One of the most powerful women in finance, Marisa Drew, CEO of Credit Suisse’s Impact Advisory and Finance Department, is also one of the most determined to effect change, fighting for gender parity for more than 20 years. Here she talks leadership, imposter syndrome, and the work/life continuum.
The IAF ‘facilitates projects that have a positive economic and social impact, as well as generating a financial return’. Why were you chosen to head up the department?
Funnily enough, I asked my CEO that when he selected me for the job! I think the first is my history in capital markets – being able to structure transactions in a creative way that appeals to the needs of the investor community, and the second is my experience in the for-profit, business-building side of banking. IAF is effectively a start-up under the umbrella of Credit Suisse, and in many respects, that skill set of how to set up a team, define the strategy and implement it probably also led to the appointment.
Another is that I bring a healthy dose of cynicism to the job. There’s so much desire to do well in the world, but we have to be practical about what works and what doesn’t. One can spend a lot of time in this area chasing rabbits down holes and never come to an outcome that is meaningful enough. If we’re going to try and create change, we want to do it on a scale that really makes a difference.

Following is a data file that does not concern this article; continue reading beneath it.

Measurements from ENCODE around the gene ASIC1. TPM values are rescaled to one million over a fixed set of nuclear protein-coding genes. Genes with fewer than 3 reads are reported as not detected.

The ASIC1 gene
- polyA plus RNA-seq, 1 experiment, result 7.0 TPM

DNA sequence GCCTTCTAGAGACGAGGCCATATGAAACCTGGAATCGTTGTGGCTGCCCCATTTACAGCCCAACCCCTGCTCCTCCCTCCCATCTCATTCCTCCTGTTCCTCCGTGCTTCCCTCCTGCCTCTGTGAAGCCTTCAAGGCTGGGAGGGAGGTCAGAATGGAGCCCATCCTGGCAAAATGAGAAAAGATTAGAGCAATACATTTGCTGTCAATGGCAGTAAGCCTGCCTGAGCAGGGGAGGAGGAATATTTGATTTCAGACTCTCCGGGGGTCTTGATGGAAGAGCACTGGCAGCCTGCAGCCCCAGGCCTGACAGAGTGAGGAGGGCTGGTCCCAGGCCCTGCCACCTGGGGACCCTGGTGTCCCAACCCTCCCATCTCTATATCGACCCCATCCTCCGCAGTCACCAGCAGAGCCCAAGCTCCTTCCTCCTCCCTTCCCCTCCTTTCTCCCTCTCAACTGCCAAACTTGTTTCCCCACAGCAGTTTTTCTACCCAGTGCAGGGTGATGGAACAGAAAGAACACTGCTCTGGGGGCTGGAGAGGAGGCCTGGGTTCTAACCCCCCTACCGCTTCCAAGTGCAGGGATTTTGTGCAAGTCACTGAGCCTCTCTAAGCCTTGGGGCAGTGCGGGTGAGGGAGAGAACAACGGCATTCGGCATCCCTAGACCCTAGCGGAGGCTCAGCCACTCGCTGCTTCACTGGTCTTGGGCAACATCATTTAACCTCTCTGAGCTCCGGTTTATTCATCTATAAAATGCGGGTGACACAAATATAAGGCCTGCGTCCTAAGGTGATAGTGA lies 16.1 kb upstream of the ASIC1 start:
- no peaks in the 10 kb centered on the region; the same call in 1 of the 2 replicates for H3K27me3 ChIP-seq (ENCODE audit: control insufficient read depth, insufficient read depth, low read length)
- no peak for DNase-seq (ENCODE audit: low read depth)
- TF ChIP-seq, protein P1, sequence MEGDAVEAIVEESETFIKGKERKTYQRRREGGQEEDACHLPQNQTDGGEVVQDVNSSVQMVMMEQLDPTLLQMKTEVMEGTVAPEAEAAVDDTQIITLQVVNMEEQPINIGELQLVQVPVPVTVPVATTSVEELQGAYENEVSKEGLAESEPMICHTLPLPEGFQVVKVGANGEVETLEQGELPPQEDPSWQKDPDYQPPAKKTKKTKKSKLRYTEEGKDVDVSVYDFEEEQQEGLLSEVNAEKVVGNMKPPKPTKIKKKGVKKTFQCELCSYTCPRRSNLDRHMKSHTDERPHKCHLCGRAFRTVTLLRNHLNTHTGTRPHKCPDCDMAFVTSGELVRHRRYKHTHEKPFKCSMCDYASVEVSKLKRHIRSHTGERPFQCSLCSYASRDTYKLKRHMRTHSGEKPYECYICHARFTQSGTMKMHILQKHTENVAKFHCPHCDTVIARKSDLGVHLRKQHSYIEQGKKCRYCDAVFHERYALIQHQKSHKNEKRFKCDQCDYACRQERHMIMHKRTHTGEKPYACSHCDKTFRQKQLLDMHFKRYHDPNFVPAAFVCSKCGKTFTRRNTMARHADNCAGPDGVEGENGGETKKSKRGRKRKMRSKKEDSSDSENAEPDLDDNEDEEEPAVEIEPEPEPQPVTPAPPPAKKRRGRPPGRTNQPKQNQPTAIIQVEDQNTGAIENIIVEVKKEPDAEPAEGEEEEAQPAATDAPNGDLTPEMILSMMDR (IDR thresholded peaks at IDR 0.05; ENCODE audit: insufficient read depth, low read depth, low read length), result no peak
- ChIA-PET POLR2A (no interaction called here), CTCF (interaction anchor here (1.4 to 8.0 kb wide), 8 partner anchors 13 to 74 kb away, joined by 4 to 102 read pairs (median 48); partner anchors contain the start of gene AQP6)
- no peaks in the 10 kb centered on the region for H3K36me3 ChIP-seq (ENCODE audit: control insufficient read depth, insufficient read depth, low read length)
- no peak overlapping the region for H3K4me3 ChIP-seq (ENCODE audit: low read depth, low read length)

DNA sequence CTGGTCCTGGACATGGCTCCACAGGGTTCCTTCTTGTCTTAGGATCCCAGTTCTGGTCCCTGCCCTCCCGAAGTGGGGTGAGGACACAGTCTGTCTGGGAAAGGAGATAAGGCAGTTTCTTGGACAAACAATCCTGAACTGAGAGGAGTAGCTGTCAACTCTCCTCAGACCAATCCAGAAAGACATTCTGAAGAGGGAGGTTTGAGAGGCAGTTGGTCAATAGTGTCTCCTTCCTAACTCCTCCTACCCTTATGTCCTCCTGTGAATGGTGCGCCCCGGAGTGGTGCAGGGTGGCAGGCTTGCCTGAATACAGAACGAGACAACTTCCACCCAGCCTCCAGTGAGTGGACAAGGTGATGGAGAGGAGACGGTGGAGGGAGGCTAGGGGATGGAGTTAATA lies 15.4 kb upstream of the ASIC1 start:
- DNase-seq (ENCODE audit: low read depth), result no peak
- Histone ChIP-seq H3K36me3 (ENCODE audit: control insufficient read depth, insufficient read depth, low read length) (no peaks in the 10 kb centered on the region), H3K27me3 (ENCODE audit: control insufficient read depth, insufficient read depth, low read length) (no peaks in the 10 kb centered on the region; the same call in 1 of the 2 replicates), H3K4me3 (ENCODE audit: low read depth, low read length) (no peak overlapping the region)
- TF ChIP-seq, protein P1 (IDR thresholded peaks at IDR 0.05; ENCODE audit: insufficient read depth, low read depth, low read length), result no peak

Do you consider yourself a ‘natural leader’ or is it something you’ve had to learn?
There’s probably something in the DNA of people who are comfortable building and leading teams, setting strategy and having conviction around your ideas. But by no means are we born as a fully formed beast. We learn over time in terms of what it means to be a leader. So much of leadership, in my opinion, is galvanising teams around a vision and figuring out a way to get the best out of your people – motivating them, understanding their skillset, championing them as much as possible and giving opportunities that allow them to shine.
You’ve said before that one piece of advice you’d give to women is to believe they are deserving of the role they’ve found themselves in. How have you overcome imposter syndrome?
I had one epiphany moment many years ago when I was a junior banker and we were working on a transaction that involved complicated legal covenants. I was getting really frustrated and assumed I was the only one who was struggling with the legalese. Particularly because a peer of mine, let’s call him Bob, was very self-confident and walked the halls as if he knew everything.
I went to my mentor’s office and had a bit of a meltdown, and he leaned back in his chair and chuckled. I said “Why are you smiling!?,” and he explained that Bob was in his office just before me, whingeing that he was just as lost as I was.
That was such ‘a moment’ for me. I realised then that I should cut myself a little bit of slack and remember we were all in the same boat. That gave me the ability to relax and have confidence and think of myself and my peers as equals in terms of our skill set and capacities.
You are an advocate of public targets, such as the Women in Finance Charter, but say 20 years ago you felt differently. How and why did your opinion change?